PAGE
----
If any coin is going to fly under the radar, it makes sense for a privacy coin to do so.
Spectre (not be confused with a separate project called SPECTRE), created two crypto tokens – the aptly named spectre token and the xspec token – in 2016, but hasn't received much notice from the crypto community so far. Sure enough, its tokens rank in the 500s according to data provider CoinMarketCap, with a total market capitalization of $5.7 million – paltry by many crypto standards.
But that might soon change, as the project is taking a growing interest in a technology called staking.
These systems assign the task of verifying blockchain transactions to a certain number of delegates, representatives of sorts which are voted in by the token holders. While token holders don't necessarily identify themselves, according to Spectre's pseudonymous founder, Mandica, there's a huge privacy problem within these systems.
"All the UTXOs [unspent transaction outputs] spent to generate staking transactions are traceable on the blockchain and all the staking transactions can be linked and your balances are visible to anyone who knows how to analyze the blockchain," Mandica told CoinDesk.
But the Spectre team, which has been tinkering away on various privacy tools for blockchains for the past couple years, thinks it's found a way to make staking stealthy as well.
While the technology isn't ready yet, the team hasn't been reserved about its ambitions.
"From a user point of view you will be able to keep your entire balance of anonymous coins safe from any observer and you will just need to stake your wallet to receive further anonymous coins that nobody can attribute to you," Mandica said, continuing:
Entropy in open wallets
While the full picture of how this all works isn't clear yet (the group hasn't put out a white paper, though, on social channels, it's promising one soon), the basic premise is borrowed from another privacy-oriented coin: monero, specifically its ring signature technology.
Ring signatures allow anyone in a particular group to sign a transaction, making it impossible to determine exactly which participants' keys signed the transaction.
But that still leaves the nodes, which aren't invisible, able to see the transactions. As such, the Spectre team went to work designing a fix.
"The 'anonymous' coins are created using stealth address technology and one-time key pairs, and [they] reside on the blockchain as un-linkable UTXOs that can only be spent by proving ownership through the use of ring signatures and key-images based on the Cryptonote protocol," Mandica said.
While that's a bit challenging to parse – and the Spectre team was cautious about explaining in too much detail – there are some clues as to what the system entails.
For instance, users that contribute to the network by leaving their wallets connected to the internet can earn a minimum of a 5 percent annual income on their tokens. Although the fewer people that have their wallets open and online, the higher this yield goes (providing an incentive to others to do it).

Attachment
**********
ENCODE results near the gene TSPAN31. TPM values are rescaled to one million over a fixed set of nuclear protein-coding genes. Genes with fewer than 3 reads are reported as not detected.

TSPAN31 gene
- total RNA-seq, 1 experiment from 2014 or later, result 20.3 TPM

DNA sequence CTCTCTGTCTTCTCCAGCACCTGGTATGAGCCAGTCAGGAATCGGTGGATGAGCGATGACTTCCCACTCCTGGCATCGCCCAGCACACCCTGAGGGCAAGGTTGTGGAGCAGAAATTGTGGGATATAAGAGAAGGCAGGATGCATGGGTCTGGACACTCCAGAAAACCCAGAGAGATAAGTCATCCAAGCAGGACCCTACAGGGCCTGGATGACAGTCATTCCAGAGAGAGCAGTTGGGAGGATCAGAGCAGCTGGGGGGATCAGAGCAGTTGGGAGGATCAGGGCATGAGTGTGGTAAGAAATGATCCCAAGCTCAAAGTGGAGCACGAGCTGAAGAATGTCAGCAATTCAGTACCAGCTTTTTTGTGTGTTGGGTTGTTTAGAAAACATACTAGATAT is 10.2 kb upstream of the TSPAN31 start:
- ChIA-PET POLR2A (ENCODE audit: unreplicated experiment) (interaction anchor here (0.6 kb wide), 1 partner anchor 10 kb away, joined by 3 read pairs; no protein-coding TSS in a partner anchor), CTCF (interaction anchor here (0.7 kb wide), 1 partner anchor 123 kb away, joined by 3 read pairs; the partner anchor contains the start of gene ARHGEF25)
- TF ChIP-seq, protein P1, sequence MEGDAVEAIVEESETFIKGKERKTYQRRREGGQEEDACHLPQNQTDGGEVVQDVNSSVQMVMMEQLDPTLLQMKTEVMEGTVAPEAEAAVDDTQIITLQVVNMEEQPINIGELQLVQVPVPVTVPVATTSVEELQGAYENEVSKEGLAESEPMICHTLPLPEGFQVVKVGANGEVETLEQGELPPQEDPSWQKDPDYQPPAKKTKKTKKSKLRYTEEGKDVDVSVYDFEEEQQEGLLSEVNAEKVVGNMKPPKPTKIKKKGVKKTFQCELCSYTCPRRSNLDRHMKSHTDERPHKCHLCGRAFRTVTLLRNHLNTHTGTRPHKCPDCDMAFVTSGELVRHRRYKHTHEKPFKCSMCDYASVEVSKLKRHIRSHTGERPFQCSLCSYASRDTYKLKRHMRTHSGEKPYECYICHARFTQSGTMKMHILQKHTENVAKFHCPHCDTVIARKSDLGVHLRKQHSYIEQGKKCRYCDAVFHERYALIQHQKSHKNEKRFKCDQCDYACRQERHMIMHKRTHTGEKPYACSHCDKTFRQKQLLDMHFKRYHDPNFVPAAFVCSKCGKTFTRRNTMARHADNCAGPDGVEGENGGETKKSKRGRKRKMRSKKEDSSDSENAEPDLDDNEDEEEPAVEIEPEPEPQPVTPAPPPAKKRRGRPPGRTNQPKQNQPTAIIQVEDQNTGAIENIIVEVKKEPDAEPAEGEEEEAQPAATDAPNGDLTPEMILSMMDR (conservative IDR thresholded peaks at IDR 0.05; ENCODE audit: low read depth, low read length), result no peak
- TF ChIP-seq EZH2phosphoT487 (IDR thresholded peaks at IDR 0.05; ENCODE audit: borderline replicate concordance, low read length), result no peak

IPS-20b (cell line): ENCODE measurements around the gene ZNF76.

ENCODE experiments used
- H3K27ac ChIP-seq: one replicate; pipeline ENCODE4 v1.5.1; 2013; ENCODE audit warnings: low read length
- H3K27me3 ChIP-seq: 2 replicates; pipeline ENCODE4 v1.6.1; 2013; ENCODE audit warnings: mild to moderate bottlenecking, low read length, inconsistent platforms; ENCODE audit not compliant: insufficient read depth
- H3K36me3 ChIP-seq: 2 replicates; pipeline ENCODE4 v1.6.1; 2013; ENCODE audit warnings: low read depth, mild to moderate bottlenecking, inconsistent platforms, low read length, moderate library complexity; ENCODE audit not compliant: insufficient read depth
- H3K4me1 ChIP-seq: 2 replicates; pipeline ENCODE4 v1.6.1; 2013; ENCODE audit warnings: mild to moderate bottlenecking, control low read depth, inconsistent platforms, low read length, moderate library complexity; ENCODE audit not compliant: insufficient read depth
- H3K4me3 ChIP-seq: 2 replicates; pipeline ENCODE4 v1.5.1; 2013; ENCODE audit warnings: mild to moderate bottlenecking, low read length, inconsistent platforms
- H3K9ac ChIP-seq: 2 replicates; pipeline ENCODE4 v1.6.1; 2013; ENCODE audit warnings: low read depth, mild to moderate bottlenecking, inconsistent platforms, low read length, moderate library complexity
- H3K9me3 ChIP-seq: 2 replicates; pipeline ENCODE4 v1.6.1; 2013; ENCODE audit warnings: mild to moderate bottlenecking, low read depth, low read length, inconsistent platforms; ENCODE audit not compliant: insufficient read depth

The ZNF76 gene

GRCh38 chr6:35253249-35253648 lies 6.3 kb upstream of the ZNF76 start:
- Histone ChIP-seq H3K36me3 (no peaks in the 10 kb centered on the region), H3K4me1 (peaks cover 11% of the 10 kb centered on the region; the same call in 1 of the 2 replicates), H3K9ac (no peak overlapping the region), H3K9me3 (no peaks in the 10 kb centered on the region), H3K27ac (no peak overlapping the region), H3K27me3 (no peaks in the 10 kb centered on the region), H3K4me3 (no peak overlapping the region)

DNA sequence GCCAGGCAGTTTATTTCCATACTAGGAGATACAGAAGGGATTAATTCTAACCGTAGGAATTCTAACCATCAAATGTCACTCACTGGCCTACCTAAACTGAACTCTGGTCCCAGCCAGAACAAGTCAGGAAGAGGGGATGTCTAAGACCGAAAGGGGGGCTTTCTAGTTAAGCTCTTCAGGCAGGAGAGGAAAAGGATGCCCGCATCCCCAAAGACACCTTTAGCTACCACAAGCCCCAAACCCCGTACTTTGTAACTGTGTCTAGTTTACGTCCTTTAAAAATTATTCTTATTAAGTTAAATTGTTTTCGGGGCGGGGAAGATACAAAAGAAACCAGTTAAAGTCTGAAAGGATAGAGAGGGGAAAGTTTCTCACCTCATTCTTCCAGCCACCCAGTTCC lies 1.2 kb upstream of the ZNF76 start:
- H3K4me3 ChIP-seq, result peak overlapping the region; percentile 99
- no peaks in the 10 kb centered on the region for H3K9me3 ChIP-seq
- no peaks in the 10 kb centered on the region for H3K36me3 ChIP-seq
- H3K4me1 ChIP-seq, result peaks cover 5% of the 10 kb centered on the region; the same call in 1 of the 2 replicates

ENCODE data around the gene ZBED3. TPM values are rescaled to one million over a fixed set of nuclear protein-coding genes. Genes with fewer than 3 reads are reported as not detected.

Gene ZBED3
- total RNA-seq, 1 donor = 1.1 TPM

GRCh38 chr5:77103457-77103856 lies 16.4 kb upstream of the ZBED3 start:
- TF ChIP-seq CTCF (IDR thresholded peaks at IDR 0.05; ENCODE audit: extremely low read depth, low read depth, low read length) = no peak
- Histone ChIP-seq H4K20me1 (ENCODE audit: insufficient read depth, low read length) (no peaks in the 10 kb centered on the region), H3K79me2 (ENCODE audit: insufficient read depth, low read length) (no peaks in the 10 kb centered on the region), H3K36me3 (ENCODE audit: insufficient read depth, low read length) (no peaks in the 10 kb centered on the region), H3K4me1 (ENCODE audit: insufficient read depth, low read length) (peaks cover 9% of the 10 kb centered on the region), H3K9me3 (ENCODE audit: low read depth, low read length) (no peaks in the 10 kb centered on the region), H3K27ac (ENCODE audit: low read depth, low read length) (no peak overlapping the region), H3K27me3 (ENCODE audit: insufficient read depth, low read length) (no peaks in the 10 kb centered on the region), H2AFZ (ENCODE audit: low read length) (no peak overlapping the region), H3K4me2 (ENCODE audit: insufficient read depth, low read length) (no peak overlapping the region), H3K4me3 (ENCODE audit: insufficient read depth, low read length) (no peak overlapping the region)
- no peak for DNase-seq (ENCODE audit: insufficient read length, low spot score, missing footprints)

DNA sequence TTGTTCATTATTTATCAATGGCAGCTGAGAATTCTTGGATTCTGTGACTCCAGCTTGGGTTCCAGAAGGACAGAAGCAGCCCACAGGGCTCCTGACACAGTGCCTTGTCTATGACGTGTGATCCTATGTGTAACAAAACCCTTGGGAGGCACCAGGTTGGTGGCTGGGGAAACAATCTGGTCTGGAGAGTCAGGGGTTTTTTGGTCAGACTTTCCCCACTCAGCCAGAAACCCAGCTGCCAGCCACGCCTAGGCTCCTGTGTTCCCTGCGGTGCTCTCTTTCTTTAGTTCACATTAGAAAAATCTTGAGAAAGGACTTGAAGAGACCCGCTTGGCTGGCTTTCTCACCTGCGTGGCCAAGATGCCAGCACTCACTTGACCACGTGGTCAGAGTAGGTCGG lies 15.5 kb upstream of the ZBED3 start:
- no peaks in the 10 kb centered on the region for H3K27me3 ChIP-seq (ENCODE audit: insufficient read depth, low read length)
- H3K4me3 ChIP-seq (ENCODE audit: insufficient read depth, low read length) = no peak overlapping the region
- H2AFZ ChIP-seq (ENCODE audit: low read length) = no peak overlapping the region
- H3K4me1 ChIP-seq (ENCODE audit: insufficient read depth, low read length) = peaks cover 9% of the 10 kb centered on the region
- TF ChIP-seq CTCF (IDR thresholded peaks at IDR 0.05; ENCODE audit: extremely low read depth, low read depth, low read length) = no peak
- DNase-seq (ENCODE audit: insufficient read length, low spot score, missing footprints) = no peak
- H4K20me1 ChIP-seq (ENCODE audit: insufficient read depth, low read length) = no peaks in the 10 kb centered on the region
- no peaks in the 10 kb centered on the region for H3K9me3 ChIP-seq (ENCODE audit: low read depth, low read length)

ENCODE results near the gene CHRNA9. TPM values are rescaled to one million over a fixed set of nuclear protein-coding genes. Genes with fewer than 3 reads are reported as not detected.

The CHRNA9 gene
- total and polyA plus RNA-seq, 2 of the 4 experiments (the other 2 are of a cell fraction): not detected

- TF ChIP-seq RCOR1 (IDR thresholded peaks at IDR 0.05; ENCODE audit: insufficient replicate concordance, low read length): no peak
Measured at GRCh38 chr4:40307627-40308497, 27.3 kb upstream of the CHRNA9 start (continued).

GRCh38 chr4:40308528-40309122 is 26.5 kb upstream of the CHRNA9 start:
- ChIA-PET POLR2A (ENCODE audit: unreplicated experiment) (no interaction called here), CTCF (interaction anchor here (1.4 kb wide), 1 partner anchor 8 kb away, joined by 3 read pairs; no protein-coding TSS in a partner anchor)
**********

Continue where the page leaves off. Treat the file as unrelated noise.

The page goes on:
Mandica declined to explain in detail what these wallets are doing, but he did say that the "proof-of-stealth" algorithm the team is employing is designed to take advantage of the creation of new tokens with no prior history to increase entropy used to mask the true transactions.
He told CoinDesk:
Based on other descriptions of ring signature schemes, protocols need a steady stream of unspent transactions to mask the real transactions. And this may be what those open wallets are doing.
Anonymous to the core
According to the team, in its next major release, the new proof-of-stealth staking mechanism for anonymous coins – the spectre coin is the anonymous one – will complement the proof-of-stake version 3 (PoSv3) algorithm the blockchain already uses.
But this work is just the latest privacy-centric tooling the Spectre team has come up with.
Even those without an unusually high privacy consciousness will be familiar with Tor, an acronym for "The Onion Router," a scheme for masking internet users' activity online and even accessing sites intentionally invisible to search engines like Google. Spectre has already built Tor into its systems and even went further, implementing Tor product, "OBSF4," which allows users to skirt national firewalls, such as those in China and Iran.
The team itself functions anonymously too. In fact, a spokesperson for the Spectra team told CoinDesk that the developers themselves don't even know each other's real names.
And even though, with this kind of anonymity it would have been easy to just walk away, the team didn't give up – even when it's initial coin offering (ICO) flopped and its project was lacking vitality, while all around them crypto projects, some without serious intent, raised millions by selling tokens.
"We started out in 2016 with a very unsuccessful ICO that raised only 16 BTC at a time when the BTC price was around $600-$700, so we didn't make it far on those funds," Mandica said.
Spectre did secure private funding (amount undisclosed) earlier this year, but still the project remains just an after-hours project for the team. Instead of building with the monetary encouragement of the free market, Mandica and his team are building because they believe in the mission.
And that mission is all about one of crypto's favorite ideas: unbridled privacy.
In a newsletter from June, Mandica explains how best to think about the project:
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